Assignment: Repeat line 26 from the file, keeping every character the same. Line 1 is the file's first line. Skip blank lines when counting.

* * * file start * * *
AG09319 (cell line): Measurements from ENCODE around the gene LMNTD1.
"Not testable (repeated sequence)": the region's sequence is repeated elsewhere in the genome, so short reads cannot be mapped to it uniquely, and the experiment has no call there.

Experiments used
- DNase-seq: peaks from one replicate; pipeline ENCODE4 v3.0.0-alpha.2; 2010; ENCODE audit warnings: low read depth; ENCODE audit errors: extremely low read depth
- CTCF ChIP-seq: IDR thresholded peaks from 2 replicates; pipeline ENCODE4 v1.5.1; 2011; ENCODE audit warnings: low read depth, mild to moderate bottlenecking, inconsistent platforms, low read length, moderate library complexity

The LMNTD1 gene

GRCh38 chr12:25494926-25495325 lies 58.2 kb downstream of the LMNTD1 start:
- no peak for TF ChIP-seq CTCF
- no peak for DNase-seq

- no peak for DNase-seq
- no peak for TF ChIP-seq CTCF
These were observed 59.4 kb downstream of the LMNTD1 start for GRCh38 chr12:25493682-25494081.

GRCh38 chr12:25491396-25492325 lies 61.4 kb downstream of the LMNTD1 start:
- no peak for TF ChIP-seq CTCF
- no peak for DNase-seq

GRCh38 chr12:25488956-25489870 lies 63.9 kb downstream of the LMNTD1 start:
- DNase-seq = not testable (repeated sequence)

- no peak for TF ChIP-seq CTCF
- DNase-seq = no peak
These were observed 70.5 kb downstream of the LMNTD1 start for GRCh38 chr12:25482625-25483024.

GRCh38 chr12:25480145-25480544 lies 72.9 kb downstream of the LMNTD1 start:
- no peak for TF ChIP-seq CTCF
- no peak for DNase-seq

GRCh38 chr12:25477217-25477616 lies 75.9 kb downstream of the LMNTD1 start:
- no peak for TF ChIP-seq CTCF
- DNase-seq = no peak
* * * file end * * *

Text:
- DNase-seq = no peak